As we write and publish books on programming, we were very interested to read Tim O'Reilly's recent article about the demographics of books sales with respect to programming languages:
Although this obviously took quite a bit of analysis, it is interesting that the article only counts cheap books and disregards profits.
If you recount in terms of profits and include books for professionals like OCaml for Scientists then the results are completely different. Looking at OCaml books, the inclusion of Flying Frog Consultancy doubles the sales figures quoted by O'Reilly and increases profits ten fold.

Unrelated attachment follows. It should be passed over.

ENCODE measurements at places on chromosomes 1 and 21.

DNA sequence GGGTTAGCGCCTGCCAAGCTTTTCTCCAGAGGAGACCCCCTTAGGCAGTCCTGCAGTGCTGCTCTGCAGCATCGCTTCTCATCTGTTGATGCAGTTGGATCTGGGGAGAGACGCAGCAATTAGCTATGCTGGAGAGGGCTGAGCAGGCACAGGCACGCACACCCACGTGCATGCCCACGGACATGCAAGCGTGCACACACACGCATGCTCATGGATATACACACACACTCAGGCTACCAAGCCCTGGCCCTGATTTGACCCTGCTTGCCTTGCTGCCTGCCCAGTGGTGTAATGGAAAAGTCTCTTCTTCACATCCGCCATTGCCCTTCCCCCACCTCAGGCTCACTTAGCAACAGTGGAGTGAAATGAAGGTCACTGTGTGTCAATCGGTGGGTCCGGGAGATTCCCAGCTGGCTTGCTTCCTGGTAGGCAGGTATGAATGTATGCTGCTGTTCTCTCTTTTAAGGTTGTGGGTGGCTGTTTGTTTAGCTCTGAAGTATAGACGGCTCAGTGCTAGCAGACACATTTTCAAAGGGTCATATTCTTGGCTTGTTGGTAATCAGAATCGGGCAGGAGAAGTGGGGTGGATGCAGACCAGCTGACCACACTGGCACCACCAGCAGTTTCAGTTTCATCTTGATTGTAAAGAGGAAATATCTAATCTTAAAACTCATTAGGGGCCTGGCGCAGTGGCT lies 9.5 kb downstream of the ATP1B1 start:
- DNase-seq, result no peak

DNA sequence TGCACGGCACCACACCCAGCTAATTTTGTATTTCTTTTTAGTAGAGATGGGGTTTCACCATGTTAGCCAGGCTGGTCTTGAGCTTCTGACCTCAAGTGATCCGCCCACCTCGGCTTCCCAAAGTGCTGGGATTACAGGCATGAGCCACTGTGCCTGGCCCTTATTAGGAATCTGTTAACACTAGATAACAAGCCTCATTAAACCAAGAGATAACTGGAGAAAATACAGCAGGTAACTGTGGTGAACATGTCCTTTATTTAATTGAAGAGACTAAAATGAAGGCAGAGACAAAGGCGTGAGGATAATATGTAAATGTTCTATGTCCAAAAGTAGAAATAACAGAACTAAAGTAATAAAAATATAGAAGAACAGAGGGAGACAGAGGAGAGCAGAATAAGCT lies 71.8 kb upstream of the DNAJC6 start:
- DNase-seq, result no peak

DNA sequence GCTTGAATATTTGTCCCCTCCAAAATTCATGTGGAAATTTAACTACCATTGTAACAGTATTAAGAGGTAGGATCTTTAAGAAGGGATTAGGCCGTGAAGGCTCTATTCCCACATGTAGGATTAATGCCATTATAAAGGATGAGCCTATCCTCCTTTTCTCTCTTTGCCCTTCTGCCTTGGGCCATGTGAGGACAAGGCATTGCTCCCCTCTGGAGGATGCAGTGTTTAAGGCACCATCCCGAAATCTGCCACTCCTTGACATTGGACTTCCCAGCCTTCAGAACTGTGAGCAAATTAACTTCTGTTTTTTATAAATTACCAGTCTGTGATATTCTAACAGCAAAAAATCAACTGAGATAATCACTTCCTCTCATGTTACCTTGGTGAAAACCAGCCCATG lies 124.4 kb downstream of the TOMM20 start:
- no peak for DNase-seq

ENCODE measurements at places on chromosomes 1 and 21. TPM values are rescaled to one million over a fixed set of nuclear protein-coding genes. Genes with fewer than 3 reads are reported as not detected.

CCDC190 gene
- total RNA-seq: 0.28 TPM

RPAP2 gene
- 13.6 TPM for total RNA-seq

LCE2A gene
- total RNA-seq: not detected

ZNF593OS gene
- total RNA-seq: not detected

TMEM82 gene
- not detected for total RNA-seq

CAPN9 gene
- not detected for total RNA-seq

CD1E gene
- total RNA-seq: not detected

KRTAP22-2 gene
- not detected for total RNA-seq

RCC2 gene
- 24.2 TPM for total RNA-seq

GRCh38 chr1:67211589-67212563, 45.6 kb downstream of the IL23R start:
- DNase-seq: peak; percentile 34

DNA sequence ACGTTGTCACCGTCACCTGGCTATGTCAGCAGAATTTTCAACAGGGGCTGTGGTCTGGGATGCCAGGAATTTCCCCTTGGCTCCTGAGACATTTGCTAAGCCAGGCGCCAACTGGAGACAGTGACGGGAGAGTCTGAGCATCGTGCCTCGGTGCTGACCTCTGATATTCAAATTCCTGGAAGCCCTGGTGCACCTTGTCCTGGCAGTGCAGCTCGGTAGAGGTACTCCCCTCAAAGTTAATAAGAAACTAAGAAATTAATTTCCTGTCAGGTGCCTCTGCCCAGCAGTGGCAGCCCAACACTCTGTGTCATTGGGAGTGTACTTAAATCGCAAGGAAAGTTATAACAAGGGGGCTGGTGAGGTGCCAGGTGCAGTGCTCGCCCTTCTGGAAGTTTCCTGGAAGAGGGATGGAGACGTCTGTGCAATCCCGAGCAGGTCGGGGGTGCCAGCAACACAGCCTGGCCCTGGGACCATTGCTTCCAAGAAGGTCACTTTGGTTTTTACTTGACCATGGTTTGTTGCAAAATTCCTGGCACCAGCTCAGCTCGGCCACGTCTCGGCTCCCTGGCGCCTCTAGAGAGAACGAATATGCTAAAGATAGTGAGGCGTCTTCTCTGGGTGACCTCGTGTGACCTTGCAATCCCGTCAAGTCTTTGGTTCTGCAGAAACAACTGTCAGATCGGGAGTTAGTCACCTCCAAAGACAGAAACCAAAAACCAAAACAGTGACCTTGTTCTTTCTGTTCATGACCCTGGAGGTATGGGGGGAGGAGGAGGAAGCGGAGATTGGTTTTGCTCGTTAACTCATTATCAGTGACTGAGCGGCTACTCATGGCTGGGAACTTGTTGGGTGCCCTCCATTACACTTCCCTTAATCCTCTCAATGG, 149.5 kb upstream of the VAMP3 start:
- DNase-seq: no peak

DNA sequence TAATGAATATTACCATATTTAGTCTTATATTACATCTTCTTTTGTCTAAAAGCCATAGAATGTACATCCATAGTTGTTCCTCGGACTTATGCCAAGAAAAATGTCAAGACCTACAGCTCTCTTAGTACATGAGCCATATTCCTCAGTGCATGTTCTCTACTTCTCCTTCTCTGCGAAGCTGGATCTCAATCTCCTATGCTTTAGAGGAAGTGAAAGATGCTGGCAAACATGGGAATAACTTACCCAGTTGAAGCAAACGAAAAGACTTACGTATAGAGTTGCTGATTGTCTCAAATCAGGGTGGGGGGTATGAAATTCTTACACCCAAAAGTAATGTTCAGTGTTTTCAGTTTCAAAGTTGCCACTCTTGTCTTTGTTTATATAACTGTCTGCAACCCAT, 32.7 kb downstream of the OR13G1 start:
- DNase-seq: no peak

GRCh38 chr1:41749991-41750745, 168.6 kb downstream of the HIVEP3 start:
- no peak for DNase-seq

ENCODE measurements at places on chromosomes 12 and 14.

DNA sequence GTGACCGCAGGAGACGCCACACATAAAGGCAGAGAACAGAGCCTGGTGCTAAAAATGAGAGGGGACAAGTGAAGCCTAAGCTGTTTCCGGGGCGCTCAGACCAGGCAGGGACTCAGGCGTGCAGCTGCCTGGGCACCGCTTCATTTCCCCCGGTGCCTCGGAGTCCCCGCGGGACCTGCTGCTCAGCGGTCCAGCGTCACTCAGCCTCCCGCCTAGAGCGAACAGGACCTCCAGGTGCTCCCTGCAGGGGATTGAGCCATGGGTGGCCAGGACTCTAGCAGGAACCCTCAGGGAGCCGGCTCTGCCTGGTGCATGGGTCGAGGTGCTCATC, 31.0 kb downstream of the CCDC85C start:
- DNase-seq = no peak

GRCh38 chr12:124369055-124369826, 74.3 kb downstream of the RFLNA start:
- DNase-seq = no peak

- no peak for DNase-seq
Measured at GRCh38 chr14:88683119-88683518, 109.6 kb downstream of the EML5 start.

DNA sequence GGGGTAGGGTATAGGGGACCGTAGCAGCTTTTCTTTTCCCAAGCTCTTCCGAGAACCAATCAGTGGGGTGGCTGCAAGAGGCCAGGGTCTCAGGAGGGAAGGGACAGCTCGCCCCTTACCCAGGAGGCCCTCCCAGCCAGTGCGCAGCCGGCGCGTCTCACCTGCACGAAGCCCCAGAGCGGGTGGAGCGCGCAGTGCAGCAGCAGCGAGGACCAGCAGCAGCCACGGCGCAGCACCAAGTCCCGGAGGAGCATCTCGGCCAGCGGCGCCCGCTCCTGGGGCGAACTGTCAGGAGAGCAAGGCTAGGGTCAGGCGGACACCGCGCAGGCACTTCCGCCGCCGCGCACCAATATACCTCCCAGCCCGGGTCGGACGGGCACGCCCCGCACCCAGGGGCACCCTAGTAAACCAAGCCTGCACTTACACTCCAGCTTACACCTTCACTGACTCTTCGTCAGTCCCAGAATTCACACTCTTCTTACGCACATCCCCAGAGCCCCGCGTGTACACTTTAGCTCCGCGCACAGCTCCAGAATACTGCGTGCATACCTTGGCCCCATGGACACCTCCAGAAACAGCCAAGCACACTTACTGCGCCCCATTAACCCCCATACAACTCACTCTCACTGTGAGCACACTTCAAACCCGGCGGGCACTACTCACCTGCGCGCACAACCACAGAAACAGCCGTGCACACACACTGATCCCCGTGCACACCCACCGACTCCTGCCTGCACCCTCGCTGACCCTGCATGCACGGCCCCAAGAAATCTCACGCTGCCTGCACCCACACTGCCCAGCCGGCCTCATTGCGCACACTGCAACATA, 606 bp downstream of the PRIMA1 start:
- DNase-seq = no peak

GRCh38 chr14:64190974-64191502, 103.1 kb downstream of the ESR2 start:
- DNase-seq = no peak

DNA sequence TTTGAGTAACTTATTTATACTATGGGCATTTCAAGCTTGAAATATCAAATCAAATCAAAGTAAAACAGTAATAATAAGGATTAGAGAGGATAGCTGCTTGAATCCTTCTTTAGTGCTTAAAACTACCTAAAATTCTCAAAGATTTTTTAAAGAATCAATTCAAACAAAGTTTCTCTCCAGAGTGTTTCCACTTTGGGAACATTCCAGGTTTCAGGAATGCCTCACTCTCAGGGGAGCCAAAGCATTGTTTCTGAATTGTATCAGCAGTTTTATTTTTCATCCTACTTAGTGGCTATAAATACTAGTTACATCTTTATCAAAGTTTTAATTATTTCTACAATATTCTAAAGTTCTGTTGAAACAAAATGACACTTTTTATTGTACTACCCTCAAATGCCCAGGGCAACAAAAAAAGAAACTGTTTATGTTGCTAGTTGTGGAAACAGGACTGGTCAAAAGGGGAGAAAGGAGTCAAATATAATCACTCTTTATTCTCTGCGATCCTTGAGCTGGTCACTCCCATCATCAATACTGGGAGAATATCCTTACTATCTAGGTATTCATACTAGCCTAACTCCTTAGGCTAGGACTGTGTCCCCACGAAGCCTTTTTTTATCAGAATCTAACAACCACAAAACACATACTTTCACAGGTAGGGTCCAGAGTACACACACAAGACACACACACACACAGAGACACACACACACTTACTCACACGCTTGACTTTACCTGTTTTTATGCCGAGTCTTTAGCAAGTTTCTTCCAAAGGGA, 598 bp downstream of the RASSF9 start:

This is a very interesting result for authors because it indicates that mainstream publishers like O'Reilly are not suitable for books covering non-mainstream programming languages like OCaml. We would advise authors to seek more specialist publishers like APress, or found their own publishing house as we did.
Moreover, books are often used as an advertising medium by authors wanting to promote themselves and their other products. In this case, it is worth noting that the readership of journals, magazines and newspapers is vastly higher than the top-selling O'Reilly books. So writing a few magazine articles is not only easier but is also a more effective way to increase visibility.